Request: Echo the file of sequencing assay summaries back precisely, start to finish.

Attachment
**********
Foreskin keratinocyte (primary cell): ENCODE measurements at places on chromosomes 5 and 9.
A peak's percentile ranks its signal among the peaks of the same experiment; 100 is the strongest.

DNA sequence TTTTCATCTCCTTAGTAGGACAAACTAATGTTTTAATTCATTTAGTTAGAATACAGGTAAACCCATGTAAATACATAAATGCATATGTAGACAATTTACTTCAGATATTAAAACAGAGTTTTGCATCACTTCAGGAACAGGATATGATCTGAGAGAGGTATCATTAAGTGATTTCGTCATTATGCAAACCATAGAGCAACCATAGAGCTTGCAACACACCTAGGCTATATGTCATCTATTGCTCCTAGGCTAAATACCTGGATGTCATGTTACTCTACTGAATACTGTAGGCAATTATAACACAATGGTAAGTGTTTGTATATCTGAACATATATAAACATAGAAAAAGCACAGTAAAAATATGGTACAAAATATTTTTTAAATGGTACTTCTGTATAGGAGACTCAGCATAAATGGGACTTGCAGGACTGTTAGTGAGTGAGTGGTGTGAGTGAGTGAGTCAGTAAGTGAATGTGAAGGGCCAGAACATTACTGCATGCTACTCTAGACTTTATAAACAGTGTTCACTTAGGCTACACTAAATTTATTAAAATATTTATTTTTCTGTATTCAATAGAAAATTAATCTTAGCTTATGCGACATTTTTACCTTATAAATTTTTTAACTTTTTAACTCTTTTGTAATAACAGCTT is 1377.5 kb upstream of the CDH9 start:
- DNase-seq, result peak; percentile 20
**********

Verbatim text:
Foreskin keratinocyte (primary cell): ENCODE measurements at places on chromosomes 5 and 9.
A peak's percentile ranks its signal among the peaks of the same experiment; 100 is the strongest.

DNA sequence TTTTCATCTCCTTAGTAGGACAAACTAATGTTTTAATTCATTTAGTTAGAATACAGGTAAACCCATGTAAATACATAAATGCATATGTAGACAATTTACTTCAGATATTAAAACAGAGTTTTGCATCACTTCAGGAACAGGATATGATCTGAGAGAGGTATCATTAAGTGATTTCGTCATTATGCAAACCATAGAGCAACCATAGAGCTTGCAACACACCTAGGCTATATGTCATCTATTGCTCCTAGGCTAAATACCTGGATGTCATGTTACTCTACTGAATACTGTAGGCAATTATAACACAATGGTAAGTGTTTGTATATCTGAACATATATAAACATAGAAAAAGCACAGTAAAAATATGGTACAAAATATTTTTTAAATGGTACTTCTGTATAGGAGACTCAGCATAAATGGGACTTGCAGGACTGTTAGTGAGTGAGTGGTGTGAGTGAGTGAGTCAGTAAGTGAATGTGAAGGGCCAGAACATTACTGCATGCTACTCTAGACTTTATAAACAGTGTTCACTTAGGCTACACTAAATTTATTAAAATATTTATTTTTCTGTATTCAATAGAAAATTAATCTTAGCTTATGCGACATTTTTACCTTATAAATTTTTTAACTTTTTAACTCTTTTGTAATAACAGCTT is 1377.5 kb upstream of the CDH9 start:
- DNase-seq, result peak; percentile 20